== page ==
Updated: Mar 25, 2020
I am very straightforward with our members at Custom Body Fitness...
This is one of the reasons we can help them get fit. Many times I seem to be rude, and our members know that. But from the bottom of their heart, they know I care, and this is why I tell them the truth about their results.
One of the things I have noticed is that many people don’t know the difference between excuses and reasons.
I had a conversation with a new member, and I started the conversation by pointing out what we need to work on first. She is afraid of pain and injury like many people, of course. Who wants pain or being injured?
She told me about a muscle spasm in her upper back she got from separating two dogs during a fight. She started the conversation by saying that it was a poor excuse not to come to session, but it was painful. To which I replied that it is not an excuse but a reason according to her brain. So let’s figure out what is an excuse, a false reason and a real reason.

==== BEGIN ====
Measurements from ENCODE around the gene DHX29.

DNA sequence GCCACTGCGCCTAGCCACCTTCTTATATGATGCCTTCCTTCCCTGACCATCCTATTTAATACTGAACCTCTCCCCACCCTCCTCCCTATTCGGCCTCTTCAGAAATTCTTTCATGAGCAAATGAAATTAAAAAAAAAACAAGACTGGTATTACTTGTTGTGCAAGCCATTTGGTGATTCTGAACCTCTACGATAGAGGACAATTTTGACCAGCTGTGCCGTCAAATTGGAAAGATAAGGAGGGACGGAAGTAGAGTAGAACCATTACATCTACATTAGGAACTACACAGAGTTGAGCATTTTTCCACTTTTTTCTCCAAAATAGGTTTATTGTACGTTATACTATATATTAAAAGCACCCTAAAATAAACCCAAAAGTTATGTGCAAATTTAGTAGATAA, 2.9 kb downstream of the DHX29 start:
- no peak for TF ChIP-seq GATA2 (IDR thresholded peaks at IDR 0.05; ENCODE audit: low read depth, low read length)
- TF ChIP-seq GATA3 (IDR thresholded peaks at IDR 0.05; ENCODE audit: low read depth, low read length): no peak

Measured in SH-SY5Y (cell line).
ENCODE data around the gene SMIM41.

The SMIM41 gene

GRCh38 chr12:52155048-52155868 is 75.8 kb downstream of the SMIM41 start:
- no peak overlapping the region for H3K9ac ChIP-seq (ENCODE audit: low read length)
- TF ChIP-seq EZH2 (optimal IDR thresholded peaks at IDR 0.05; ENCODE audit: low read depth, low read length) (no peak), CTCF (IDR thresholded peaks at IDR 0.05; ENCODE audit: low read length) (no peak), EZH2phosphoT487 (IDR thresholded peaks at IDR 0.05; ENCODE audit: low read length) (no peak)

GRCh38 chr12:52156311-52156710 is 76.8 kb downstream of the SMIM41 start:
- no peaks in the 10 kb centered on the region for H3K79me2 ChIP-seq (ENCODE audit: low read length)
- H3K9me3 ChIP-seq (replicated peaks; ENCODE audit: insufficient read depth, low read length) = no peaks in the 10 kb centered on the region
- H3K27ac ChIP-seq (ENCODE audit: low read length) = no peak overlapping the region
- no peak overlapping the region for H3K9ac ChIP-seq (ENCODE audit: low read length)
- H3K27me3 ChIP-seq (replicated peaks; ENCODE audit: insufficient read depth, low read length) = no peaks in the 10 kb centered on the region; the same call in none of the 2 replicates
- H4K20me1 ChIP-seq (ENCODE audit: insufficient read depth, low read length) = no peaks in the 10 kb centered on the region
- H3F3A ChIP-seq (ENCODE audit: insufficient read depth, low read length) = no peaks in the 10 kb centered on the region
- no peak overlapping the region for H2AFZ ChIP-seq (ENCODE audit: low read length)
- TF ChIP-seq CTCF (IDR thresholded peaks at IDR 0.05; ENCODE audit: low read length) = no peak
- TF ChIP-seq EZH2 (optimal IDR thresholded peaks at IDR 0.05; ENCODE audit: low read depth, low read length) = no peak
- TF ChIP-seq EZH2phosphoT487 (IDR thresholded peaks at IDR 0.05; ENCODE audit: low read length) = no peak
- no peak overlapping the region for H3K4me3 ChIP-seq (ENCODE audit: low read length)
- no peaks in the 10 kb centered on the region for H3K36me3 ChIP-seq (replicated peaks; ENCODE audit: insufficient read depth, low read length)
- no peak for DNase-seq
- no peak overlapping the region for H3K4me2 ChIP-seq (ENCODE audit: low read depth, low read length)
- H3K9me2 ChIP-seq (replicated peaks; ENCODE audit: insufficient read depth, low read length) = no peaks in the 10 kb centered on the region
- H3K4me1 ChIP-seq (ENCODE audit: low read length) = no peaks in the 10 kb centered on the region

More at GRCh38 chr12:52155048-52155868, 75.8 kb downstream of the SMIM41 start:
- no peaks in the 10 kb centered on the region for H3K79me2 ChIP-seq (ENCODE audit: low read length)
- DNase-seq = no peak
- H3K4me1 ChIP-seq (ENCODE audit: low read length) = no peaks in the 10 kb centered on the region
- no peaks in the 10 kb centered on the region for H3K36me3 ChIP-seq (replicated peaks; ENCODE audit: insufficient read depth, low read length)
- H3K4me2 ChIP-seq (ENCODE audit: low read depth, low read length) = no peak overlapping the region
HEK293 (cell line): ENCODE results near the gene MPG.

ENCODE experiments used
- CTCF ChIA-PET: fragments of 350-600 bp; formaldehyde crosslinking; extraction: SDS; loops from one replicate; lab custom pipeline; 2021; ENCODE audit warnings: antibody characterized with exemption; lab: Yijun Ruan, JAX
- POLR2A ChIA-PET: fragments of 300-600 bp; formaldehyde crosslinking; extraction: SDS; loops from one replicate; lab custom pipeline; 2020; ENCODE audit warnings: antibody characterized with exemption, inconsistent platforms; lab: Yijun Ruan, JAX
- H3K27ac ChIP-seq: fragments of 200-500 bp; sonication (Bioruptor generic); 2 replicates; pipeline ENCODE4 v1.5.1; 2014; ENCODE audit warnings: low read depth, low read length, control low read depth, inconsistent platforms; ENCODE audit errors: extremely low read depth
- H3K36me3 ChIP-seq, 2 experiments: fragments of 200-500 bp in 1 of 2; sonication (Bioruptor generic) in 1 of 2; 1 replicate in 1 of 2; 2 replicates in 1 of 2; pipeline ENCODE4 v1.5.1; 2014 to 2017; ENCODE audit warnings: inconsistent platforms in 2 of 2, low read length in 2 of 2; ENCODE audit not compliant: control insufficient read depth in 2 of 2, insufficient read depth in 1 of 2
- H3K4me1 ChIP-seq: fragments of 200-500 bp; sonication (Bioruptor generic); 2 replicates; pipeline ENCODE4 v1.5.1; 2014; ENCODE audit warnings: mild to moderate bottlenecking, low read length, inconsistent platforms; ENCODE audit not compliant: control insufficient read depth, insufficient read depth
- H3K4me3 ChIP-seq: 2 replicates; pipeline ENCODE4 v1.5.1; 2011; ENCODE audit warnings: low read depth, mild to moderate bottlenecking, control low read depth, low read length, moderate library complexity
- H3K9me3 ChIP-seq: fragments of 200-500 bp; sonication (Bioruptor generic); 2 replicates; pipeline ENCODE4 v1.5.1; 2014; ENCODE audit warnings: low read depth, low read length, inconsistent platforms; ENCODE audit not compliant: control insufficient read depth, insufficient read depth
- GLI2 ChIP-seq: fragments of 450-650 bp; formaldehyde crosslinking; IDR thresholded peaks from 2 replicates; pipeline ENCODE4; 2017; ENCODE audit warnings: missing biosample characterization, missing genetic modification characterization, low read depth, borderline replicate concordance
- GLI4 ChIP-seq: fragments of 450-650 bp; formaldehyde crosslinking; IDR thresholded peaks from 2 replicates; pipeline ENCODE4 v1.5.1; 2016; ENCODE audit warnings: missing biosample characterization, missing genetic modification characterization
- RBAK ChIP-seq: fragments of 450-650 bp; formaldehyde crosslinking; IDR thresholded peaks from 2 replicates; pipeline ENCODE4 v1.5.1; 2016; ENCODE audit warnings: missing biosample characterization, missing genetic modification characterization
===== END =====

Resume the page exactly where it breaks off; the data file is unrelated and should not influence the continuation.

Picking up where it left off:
The truth is that our new member does not know the difference between an injury and a muscle spasm, so her brain is sending a signal that something wrong is going on in her body, which is true. The muscle spasm is painful, and if she doesn’t know how to decode that, her brain is asking her to stop all activities to not aggravate the muscle spasm.
It is very normal that she is afraid, because all humans run from pain. So the reality is that she is not making an excuse. Her brain is just decoding the pain as a threat, and the only thing she can think is to stop exercising not to aggravate it. This is what I call a false reason, because it is a reason. There is pain, there is fear and there is an impediment. However, she can still workout, but she does not know that.